Other specific duties include the duty to disclose relevant information, protect as confidential other information, and to safeguard and preserve the association’s assets by ensuring that proper procedures and controls are adopted and followed.

4. How should leaders handle conflicts of interest?

As fiduciaries, association leaders are obligated to avoid or resolve conflicts of interest.
Typical conflicts involve transactions between the association and entities in which the leader has an interest. For example, listing the association’s building for sale with the association president’s real estate firm could be a conflict of interest if the terms or conditions are more favorable to the president’s listing firm than another listing firm might be expected to offer. Resolution of such a conflict may require that it be approved by the association’s board, but that the president—the party enjoying the benefits of the transaction—not vote or otherwise participate in approving the transaction.

Another type of conflict can occur when a leader awards benefits to certain members or groups of members. For example, if a motion proposes to provide lavish benefits to association officers, those officers should recuse themselves from the deliberations, and abstain from voting on the motion.

The key to resolving conflicts is to identify them, preferably as early as possible, and to resolve them so that an association leader does not participate in an action that may afford him or her unique benefits (or appear to do so) at the expense of the association. Ultimately the standard for determining whether a conflict has been adequately resolved is whether the best interests of the association are served, and whether the transaction or other action is objectively fair to the association.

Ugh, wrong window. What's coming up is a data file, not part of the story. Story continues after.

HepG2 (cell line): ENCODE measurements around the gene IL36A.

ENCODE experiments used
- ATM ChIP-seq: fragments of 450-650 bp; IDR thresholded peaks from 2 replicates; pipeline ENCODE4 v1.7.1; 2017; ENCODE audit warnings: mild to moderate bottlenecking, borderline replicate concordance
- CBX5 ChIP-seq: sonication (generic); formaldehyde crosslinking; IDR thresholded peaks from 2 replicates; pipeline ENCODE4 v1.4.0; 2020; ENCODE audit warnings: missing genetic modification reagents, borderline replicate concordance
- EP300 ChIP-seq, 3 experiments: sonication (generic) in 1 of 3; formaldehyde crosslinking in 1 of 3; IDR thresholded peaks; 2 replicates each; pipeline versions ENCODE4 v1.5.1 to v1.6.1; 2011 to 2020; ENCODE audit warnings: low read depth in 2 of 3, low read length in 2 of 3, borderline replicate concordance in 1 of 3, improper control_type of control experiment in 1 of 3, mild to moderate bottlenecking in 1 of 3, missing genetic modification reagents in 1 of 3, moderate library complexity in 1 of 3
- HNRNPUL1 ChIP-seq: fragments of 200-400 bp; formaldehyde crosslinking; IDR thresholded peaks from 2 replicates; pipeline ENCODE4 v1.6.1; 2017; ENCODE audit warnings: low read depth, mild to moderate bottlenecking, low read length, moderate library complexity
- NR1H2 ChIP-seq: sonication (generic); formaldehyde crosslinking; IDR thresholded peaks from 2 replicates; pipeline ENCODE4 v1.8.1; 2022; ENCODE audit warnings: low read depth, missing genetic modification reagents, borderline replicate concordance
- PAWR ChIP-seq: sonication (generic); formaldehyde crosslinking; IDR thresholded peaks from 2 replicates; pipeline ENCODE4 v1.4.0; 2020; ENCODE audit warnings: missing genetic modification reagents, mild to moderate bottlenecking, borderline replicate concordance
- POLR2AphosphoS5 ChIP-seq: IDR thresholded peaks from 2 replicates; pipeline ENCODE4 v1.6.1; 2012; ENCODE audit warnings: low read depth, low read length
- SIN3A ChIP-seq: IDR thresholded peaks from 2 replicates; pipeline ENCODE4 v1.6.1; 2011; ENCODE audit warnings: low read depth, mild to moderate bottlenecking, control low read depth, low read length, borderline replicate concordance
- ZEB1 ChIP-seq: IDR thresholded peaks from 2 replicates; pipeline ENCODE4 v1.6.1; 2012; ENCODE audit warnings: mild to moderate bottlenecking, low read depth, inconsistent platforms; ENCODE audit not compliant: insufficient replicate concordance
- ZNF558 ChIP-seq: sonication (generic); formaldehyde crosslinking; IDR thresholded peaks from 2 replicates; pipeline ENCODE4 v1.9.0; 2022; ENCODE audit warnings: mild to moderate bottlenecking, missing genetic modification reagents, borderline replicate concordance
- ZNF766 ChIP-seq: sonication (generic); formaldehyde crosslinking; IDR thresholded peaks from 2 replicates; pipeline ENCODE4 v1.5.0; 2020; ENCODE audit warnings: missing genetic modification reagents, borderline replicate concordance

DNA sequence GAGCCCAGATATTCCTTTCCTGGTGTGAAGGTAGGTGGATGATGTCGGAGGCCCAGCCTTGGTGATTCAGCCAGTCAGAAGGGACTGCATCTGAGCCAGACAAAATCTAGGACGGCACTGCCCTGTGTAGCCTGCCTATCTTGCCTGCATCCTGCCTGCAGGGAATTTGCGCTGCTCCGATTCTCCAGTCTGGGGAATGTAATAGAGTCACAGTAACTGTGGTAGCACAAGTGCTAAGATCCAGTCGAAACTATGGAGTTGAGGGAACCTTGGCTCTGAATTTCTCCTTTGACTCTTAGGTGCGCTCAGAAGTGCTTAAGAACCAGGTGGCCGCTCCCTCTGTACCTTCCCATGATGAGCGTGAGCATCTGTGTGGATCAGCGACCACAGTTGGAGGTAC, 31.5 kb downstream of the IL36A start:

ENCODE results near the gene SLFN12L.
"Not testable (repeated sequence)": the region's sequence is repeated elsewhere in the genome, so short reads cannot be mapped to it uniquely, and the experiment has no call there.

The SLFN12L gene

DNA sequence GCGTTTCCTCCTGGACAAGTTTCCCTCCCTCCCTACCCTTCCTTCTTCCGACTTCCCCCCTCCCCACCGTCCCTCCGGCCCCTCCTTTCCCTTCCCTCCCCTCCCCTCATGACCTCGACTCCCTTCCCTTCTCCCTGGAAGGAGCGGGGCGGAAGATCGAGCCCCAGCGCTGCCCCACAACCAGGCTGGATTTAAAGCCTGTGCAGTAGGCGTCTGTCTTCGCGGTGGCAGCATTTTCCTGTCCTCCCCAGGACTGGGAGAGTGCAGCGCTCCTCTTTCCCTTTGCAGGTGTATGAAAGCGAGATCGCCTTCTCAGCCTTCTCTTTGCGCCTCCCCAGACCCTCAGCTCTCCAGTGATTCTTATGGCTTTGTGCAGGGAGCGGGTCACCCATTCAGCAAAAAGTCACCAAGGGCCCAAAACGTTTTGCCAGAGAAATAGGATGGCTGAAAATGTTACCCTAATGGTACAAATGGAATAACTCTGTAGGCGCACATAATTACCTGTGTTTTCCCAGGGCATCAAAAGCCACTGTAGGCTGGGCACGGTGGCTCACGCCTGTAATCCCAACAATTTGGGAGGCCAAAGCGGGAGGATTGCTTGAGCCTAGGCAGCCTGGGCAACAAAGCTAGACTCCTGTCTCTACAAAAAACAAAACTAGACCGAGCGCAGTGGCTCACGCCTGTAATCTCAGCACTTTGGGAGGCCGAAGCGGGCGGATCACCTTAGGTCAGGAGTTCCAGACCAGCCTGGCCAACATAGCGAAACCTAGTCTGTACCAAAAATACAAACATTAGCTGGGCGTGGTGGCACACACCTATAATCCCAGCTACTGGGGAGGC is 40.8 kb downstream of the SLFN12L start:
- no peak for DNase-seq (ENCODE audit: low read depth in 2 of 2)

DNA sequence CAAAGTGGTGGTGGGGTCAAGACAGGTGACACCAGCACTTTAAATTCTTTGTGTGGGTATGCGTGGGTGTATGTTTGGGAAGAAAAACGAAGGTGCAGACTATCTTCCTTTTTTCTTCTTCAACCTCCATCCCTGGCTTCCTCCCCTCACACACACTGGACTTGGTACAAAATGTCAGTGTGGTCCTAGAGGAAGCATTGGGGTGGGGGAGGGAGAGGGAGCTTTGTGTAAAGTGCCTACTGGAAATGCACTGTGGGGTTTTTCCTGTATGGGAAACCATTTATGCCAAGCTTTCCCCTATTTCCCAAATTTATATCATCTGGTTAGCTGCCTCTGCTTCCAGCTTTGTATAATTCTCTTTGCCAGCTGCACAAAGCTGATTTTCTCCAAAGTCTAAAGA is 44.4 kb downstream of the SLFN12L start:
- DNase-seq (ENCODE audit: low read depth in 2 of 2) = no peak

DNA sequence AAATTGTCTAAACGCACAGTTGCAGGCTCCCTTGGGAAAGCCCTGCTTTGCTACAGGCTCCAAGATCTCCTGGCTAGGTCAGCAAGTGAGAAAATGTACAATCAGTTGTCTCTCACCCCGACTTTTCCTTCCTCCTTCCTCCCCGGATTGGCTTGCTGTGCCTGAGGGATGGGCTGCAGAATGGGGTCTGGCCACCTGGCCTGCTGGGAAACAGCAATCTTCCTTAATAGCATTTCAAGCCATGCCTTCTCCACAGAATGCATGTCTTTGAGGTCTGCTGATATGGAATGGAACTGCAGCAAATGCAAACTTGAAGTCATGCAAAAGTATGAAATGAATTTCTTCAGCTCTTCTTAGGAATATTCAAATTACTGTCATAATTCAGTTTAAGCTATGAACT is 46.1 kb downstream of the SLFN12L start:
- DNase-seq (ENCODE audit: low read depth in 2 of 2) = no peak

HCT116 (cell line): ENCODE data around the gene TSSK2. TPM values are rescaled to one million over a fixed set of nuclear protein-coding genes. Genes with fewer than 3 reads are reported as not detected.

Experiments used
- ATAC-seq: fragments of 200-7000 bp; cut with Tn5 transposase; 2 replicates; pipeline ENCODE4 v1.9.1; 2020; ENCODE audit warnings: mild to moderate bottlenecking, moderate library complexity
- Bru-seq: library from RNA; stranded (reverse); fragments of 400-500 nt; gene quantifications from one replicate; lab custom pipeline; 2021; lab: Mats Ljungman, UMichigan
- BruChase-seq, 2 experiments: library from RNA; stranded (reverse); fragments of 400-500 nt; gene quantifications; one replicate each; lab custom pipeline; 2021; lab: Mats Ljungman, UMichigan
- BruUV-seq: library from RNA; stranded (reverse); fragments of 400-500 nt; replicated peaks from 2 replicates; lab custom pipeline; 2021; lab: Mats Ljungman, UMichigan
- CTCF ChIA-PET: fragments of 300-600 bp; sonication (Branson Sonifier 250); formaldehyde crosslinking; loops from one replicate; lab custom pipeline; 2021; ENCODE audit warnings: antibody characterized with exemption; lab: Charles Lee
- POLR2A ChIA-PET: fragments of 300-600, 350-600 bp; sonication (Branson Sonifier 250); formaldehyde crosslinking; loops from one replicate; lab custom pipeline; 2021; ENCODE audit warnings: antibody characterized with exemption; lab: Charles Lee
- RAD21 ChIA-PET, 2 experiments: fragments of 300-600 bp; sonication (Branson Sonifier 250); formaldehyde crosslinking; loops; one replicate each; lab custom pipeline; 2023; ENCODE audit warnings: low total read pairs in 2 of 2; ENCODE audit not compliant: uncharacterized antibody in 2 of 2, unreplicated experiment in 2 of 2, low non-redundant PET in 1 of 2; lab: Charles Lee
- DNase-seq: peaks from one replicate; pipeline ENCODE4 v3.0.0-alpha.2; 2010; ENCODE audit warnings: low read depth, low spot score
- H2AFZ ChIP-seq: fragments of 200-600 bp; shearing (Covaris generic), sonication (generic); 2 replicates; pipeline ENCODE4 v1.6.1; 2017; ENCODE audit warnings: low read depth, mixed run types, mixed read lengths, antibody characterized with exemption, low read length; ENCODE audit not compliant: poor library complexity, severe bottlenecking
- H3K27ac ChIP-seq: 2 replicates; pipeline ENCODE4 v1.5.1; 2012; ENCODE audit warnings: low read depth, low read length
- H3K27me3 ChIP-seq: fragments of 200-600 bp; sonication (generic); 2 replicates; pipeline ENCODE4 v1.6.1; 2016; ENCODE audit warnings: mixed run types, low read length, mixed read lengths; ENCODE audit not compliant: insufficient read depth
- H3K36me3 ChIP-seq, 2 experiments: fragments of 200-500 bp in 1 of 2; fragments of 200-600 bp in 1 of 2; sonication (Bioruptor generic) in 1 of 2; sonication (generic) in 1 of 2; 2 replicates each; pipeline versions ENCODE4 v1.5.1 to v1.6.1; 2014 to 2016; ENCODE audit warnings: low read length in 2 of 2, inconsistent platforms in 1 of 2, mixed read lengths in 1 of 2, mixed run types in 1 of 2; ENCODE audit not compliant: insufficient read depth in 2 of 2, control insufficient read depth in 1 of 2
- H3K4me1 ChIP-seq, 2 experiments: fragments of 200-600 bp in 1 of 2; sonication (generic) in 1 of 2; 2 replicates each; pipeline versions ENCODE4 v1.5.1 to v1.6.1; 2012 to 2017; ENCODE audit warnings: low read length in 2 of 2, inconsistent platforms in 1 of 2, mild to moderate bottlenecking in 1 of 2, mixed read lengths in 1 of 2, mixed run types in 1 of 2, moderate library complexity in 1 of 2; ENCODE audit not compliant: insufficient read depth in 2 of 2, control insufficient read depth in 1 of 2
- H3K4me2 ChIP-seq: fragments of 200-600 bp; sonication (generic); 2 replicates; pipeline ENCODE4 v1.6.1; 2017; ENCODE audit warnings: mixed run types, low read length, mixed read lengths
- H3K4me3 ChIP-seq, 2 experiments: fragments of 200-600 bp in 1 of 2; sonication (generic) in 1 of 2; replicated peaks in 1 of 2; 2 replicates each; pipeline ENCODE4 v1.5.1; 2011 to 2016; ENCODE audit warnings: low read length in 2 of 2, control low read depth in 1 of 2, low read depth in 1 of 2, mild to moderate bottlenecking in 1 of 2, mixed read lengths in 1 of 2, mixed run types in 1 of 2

5. Do these duties and obligations mean that association leaders are responsible for performing their jobs perfectly?
Fortunately the answer to that is no. Even these principles of law imposing fiduciary duties don’t require perfection. The “Business Judgment Rule” protects association leaders by taking their intent into consideration. For example, as long as association leaders have acted in good faith—that is, seeking the best interests of the association—they will not be held liable for mistakes. Leaders might be held liable for association problems only if they intentionally or negligently failed to satisfy their fiduciary responsibilities.

Ensure that your elected leaders are well aware of their fiduciary duties to the association by offering frequent and consistent education at your leadership training, strategic planning sessions, and even board meetings. Invite your association counsel to present a discussion and field questions about fiduciary duties, or contact the NATIONAL ASSOCIATION OF REALTORS®’ legal department for additional guidance. n


Ralph Holmen is associate general counsel at the National Association of Realtors® in Chicago. He can be reached at 312/329-8200 or rholmen@realtors.org.